238. After great intrigue, including SAPS in Knysna rushing down a copy of my affidavit to Cape Town at 04:00 am in order for it to be previewed by top provincial police officers before being sent to Pretoria (which had been my clear and specific request, indeed my instruction) the affidavit was sent to Pretoria and Colonel du Plooy registered Case No. Brooklyn 914/11/2009.
239. I know that great strides were initially made with this investigation, mainly due to a great deal of successful, albeit informal interaction between the DPCI on the South African side and the German prosecuting authorities on the other.
240. The evidence that was at hand after the German investigators had on 19 June 2008 raided Thyssen in Dusseldorf and its sister companies Blohm+Voss in Hamburg and MAN-Ferrostaal in Essen, including the Christoph Hoenings memorandum (refer Annexures B1 to B3) was sufficient for the DPCI to initiate a formal Mutual Legal Assistance (MLA)
request to the German authorities in order to get their official assistance, along with copies of the documentary evidence with official translations, the co-operation of witnesses, etc.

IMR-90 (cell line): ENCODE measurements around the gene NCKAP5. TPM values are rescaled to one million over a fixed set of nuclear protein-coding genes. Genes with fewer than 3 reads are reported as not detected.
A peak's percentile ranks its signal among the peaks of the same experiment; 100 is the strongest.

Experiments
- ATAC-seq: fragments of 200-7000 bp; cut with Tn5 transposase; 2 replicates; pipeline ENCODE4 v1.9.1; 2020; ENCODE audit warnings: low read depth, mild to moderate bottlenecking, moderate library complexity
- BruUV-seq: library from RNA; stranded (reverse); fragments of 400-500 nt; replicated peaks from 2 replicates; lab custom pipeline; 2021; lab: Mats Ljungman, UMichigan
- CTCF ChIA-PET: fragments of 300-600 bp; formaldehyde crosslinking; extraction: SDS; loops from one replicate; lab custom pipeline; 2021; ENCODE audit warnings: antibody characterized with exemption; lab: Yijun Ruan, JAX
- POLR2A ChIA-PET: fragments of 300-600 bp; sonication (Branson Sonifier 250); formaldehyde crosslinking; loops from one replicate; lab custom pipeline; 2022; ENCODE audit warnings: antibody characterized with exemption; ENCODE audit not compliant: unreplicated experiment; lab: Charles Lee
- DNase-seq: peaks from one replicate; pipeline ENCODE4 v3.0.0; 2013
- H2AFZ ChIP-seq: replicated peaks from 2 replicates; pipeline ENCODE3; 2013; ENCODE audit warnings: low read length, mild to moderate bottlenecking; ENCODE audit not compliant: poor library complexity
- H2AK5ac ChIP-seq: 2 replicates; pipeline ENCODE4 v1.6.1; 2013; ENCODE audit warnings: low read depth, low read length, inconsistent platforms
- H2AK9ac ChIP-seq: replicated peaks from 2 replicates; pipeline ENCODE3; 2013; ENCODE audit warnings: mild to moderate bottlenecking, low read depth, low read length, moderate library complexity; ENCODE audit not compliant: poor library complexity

241. I am advised that a formal MLA letter of request was indeed given to the German prosecuting authorities, but after they had been working on the request for several weeks (possibly months), unexpectedly the South African authorities, through the Department of Foreign Affairs and Department of Justice, withdrew the MLA.
242. I am advised that the Germans were particularly piqued by this because they had spent a lot of time, effort and resources on complying with the request and only needed to complete official German to English translations of the documentary evidence, as well as a few other formalities, in order to complete their side of the MLA request.
243. I also believe that the South Africans' withdrawal of the MLA had severe repercussions for the German's own investigation against Thyssen. This was because without mutual South African assistance, their case against Thyssen was considerably weakened.